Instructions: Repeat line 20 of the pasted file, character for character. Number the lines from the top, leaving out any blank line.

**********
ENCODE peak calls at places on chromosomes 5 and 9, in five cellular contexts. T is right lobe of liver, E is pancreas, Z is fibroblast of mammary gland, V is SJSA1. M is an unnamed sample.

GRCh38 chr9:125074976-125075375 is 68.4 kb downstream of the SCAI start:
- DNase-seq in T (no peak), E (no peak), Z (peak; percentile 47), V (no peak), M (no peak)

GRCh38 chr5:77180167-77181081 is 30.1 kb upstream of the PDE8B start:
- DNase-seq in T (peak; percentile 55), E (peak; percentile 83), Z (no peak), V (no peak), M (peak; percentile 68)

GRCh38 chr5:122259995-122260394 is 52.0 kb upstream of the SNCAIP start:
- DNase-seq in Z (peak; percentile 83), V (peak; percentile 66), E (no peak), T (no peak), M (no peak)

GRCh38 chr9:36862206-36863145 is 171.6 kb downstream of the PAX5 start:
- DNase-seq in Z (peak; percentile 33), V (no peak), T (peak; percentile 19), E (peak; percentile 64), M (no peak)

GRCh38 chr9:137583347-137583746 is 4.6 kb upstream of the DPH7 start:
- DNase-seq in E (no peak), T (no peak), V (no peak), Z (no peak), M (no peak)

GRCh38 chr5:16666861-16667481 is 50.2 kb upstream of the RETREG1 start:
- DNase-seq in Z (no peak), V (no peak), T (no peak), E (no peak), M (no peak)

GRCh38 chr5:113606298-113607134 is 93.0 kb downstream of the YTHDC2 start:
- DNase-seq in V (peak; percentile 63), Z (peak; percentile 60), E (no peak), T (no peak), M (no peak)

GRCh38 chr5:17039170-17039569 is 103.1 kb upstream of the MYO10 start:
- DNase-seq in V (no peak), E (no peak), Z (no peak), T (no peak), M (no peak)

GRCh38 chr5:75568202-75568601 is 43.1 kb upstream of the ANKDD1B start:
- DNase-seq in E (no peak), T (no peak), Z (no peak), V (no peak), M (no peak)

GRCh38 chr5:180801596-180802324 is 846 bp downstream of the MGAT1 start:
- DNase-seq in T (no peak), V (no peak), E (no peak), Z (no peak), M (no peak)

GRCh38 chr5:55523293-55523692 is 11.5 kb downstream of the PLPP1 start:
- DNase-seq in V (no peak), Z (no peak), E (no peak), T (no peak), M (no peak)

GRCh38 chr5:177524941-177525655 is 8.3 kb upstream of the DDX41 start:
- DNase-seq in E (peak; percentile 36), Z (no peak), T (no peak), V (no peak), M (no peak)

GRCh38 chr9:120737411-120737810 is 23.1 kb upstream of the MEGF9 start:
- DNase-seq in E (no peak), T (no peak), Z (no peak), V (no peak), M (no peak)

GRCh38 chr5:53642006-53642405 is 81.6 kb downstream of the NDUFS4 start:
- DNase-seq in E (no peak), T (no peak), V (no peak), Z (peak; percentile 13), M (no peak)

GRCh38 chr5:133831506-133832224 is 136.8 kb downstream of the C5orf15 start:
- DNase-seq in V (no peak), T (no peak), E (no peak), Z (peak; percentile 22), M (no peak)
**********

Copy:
GRCh38 chr5:180801596-180802324 is 846 bp downstream of the MGAT1 start: